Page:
“This is not a battle of attempting to create content specifically for the web instead of television,
but finding a way to marry the two.”
Among many others, George Winslow, writing in the NATPE edition of World Screen News, quotes the following influential people in support of this ‘science’:
“There is an idea, which fortunately is starting to wane, that the Web will hurt television as we know it today, ” notes Jeff Mallett, the president of Yahoo! “Obviously, those who are in this business are realizing that it is not going to be either television or the Internet – the merging of these two is going to be complementary. The winners are going to be able to use both and make them complementary.”
Robert Montgomery, the president of the Americas at The Fantastic Corporation notes that,
“When you go to broadband… you have opportunities to tap into all of the existing revenue streams in the television media – advertising, subscription, pay per view, E-commerce, etc. It has the beneficial features of all the other media.”
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“Between the conception
And the creation
Between the emotion
And the response
Falls the Shadow”
– T. S. Eliot, The Hollow Men
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On April 14, 1912, the day RMS Titanic sank in the frozen North Atlantic, a 21-year telegrapher named David Sarnoff was working at the Marconi Wireless station atop the Wanamaker Hardware building in New York City. It was one of the Big Apple’s tallest buildings at the time and therefore advantageous for radio signal propagation. He sent and received wireless messages for seventy-two straight hours, gathering names of survivors as anxious relatives of Titanic passengers congregated on the streets below. That incident, combined with swift promotion through the Marconi company lead Sarnoff to form his own company with funding from General Electric. He called that company the Radio Corporation of America (RCA).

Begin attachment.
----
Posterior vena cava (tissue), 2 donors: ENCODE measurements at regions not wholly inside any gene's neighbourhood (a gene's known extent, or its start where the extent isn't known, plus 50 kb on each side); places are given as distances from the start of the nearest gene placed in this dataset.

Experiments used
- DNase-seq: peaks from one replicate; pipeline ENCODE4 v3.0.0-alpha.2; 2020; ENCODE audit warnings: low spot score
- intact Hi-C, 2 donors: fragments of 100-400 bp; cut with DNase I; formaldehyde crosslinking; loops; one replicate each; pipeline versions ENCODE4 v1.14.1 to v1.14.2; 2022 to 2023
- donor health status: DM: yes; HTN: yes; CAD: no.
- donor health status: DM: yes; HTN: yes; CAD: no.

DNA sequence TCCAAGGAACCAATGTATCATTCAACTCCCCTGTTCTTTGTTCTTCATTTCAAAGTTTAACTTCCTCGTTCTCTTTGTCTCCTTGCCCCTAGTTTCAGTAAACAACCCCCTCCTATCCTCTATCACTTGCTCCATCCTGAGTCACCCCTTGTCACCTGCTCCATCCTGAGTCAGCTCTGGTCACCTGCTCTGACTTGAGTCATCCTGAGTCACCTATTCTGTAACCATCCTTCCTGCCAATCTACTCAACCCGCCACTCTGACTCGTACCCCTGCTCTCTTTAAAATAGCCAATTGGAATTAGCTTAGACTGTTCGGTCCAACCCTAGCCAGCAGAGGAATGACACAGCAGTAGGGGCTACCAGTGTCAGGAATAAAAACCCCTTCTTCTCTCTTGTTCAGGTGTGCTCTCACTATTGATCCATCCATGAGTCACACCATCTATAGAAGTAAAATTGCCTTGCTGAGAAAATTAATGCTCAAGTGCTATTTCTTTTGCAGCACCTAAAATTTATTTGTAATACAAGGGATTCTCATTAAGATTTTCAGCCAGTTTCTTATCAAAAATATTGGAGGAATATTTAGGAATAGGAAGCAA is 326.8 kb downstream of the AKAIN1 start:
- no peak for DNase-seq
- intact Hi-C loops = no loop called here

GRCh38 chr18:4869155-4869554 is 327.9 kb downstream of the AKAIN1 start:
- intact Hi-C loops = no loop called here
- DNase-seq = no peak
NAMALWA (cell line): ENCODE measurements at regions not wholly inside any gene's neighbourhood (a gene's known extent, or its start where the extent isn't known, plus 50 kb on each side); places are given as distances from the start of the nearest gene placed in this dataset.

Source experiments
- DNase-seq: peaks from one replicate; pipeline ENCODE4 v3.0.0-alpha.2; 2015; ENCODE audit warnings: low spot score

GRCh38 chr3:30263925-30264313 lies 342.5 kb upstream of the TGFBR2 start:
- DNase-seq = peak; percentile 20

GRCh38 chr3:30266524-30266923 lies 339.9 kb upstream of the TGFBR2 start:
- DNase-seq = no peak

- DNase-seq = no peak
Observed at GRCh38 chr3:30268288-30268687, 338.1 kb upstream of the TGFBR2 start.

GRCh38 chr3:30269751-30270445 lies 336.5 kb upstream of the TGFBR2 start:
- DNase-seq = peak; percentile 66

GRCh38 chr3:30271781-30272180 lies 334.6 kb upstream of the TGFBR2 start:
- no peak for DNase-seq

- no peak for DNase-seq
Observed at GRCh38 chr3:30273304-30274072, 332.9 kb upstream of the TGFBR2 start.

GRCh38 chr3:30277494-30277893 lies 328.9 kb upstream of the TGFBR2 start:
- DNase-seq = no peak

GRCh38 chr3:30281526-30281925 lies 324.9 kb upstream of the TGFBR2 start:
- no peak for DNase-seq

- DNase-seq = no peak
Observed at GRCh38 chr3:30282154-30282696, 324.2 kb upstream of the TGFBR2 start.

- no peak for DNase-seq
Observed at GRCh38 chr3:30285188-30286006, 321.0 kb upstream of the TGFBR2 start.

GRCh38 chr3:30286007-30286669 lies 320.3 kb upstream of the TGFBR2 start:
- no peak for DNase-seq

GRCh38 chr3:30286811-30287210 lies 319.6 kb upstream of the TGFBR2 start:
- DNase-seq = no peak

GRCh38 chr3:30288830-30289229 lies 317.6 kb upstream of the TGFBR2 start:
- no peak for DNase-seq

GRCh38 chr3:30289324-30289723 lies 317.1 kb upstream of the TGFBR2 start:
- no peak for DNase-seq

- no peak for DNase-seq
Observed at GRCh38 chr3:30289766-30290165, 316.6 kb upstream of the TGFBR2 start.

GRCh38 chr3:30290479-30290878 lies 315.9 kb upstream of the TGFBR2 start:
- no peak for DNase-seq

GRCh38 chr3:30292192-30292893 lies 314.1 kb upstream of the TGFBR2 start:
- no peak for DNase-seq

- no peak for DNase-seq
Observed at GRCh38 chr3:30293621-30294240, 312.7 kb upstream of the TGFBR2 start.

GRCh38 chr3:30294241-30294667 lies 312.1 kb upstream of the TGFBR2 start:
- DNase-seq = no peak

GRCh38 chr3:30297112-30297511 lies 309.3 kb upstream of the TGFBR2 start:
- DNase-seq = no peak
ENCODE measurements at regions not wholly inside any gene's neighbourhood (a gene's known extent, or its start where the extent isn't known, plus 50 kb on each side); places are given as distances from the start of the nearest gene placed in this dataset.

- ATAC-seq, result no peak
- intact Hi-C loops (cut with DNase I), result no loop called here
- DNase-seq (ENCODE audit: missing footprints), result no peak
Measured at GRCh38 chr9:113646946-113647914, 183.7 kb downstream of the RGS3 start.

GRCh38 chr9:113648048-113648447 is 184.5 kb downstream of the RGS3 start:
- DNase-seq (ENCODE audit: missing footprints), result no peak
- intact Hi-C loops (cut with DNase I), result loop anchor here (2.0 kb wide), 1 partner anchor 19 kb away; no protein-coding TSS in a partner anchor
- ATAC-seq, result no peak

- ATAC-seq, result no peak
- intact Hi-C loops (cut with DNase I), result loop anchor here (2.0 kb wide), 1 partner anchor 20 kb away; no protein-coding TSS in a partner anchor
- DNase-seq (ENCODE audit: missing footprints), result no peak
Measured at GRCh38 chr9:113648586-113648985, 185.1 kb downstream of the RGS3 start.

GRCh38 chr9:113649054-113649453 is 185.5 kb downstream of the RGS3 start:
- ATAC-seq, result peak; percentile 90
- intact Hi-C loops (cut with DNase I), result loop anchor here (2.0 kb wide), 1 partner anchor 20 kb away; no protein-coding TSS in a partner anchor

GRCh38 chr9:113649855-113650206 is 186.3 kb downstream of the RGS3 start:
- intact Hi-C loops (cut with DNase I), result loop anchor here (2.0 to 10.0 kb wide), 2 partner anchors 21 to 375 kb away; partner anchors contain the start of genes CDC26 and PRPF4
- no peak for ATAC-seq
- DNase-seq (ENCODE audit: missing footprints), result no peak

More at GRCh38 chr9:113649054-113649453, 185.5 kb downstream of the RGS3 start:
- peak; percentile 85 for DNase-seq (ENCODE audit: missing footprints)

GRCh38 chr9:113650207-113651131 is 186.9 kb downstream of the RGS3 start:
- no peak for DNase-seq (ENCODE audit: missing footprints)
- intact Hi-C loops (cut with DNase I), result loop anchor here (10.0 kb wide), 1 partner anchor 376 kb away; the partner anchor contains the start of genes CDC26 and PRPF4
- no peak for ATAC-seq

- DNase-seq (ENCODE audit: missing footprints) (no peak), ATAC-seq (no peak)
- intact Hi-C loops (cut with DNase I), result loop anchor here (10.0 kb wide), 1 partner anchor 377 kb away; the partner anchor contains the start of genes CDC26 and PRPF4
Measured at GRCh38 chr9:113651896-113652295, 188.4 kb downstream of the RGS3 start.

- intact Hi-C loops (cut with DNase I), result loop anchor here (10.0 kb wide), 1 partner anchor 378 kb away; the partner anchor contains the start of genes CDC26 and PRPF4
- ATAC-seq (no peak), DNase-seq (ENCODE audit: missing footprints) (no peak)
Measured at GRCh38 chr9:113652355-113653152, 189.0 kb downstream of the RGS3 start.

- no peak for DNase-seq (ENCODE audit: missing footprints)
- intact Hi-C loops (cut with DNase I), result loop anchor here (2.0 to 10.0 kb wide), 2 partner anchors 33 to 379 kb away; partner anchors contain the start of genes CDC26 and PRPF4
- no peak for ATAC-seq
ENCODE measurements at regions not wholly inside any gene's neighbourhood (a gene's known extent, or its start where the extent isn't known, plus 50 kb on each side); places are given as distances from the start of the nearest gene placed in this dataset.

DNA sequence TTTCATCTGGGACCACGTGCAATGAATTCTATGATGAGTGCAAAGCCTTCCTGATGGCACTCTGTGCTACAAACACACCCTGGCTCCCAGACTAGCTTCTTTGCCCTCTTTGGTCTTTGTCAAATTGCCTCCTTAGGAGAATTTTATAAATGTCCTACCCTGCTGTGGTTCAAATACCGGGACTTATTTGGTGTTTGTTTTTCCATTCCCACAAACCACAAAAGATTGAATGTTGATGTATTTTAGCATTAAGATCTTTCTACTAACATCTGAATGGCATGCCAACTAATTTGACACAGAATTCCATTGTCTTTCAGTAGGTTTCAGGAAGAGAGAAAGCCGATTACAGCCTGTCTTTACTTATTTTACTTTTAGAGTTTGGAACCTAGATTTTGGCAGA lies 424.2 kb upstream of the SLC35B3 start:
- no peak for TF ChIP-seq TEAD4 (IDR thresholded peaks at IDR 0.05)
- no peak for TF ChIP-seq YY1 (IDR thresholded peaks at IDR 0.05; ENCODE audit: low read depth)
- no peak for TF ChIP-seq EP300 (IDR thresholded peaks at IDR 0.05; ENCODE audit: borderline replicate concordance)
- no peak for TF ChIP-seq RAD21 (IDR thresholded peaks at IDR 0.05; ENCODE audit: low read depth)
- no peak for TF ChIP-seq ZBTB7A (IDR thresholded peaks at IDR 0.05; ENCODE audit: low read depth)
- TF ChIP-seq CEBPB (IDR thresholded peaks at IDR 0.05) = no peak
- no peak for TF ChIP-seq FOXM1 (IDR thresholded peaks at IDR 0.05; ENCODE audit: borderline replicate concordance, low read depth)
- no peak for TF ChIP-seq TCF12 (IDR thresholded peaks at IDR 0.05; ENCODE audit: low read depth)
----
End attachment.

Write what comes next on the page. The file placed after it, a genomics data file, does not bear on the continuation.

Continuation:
The RCA stock market symbol became known by both bankers and barbers from New York to San Francisco. Others from around the world knew of RCA through newspapers. The telegraph was in general use, radio was emerging and battles between competing companies would all but be silenced by RCA. It had a virtual lock monopoly on ‘wireless’ communications. There was no serious competition in sight.
Although radios were primarily used by the military and the odd hobbyist Sarnoff championed the promotion of the ‘new’ technology as a ‘music box’ for the masses – the iPod of its time. He was right and RCA continued its climb into the stock market stratosphere (comparisons to Apple’s Steve Jobs would be appropriate).
Under the direction of Sarnoff, RCA became Wall Street’s darling high-flyer tech-stock of the 1920s. It made many investors and speculators very rich – my grandfather was one of them.
In essence RCA was the Microsoft or Apple of its day – a leading edge, high-technology company with dominant market share.
However, as we all know, 1929 brought the stock market crash that signalled the Depression.